DESCRIPTIONThe Inglehart-Welzel Cultural Map of the World plots “how countries relate to each other on a double axis of values.
Q.

What has the advent of thousands of online maps done to cartography? Have online maps affected the credibility of maps in general?

Like anything touched by the internet, cartography has become more widespread, more fluid, and less reliable. I’ve recently been sent an interesting example of this: Google’s portrayal of the Sino-Indian border. Parts of that border are disputed, and obviously national maps in India and China will reflect that. So what’s a global organization like Google to do? Turns out they have made one map for Chinese consumption, including the disputed area of Arunchal Pradesh in China; another one for use in India showing it nicely as part of that country; and an international version, showing the area as disputed!

DESCRIPTIONEurope, if the Nazis had won: Neuropa.
Q.

What one organization has or had the most influence on geographical maps?

A.

Again, difficult to pin down a single organization. Throughout history and up to the present, I’d have to say it would be the Catholic Church and NASA — a decidedly odd couple, you’ll agree.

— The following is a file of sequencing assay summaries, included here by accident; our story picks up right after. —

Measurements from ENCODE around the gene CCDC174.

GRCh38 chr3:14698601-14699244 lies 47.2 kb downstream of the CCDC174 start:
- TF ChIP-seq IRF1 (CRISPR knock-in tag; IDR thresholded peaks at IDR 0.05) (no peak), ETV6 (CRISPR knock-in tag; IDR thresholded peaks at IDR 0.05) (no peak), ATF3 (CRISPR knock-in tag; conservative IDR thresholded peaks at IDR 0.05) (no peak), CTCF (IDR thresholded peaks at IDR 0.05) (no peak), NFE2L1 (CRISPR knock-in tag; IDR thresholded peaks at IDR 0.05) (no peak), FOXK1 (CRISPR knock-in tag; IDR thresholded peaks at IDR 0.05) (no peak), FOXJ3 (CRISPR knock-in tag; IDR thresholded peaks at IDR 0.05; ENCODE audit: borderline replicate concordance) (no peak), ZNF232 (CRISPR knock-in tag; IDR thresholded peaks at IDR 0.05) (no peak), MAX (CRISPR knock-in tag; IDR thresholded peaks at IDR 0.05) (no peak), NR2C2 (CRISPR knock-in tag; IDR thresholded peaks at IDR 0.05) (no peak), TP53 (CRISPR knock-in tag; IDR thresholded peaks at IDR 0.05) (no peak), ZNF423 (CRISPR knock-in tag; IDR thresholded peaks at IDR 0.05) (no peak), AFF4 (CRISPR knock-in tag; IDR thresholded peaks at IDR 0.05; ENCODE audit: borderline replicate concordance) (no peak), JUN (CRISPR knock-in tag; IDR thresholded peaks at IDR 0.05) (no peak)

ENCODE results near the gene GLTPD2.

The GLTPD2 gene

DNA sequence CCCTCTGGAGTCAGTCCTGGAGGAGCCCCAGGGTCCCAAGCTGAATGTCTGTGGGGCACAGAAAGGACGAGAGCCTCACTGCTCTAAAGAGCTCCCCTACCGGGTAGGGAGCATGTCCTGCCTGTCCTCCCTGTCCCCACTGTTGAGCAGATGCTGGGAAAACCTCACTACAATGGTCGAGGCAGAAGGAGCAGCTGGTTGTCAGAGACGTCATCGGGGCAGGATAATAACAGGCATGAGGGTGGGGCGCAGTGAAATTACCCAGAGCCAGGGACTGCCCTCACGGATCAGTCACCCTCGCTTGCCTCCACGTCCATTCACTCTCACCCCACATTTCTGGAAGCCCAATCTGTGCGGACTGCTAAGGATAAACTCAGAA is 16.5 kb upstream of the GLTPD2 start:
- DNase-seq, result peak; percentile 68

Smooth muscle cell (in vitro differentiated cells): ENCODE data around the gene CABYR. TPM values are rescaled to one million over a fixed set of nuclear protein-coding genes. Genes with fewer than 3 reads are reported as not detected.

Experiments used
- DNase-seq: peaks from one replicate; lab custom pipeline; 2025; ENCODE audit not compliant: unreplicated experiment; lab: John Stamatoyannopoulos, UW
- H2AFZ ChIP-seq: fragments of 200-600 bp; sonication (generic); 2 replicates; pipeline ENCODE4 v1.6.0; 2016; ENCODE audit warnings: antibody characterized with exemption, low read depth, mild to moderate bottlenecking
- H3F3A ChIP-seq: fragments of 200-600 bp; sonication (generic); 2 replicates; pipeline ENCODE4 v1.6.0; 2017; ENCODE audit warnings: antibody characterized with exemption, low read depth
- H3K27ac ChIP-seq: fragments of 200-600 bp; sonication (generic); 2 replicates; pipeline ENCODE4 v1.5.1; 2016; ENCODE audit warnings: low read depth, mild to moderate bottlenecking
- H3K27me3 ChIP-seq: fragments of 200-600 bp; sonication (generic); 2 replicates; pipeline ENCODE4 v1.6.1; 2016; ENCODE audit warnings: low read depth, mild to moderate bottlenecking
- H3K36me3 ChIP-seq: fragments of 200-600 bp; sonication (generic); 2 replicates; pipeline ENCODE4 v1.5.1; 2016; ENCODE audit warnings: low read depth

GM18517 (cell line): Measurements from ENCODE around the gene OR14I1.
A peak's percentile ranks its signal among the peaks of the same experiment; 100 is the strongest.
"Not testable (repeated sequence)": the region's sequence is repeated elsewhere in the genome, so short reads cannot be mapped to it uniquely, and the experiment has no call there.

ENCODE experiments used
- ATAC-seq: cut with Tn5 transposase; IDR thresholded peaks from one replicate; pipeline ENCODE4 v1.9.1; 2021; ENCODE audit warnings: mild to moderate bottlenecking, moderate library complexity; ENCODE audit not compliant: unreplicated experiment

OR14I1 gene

DESCRIPTIONThe “Island of California,” one of the “most famous misconceptions in cartographic history.”
Q.

Any strange facts about maps that most people might not know?

A.

I don’t know how obscure this fact is, but the London A-Z contains a
fictional street on each of its pages, in order to catch out copycats. I’d love to write up a story on some of these so-called “trap streets,” but finding them is like playing “Where’s Waldo?” without knowing what Waldo looks like!”

The London A-Z has a delightful origin, by the way. It was conceived by Phyllis Pearsall in 1935, when she got lost due to the inadequate street maps of the time. Ms. Pearsall mapped Central London all by herself, walking the 3,000 miles of the city’s 23,000 streets in 18-hour working days. The pocket version is one of my favorite books, and indispensable for me and any other Londoner who’s not a taxi driver (and thus already possessing the knowledge contained in the A-Z).


JED

We should keep in mind that all maps are necessarily inaccurate: It is impossible to represent direction, size, and shape of a three-dimensional object on an object that has only two dimesions. Something has to be "wrong," a fact known to all cartographers and (I hope) to all geographers. The only question is what will be wrong, and will the "error" be reognized and will it be uniform. A simple comparison of the Mercator map and the Molleweide map confirms this simple reality.

Also, we should keep in mind that maps were once very closely guarded by monarchs and those who drew maps and had responsbilities for keeping them were closely watched. And for good reason!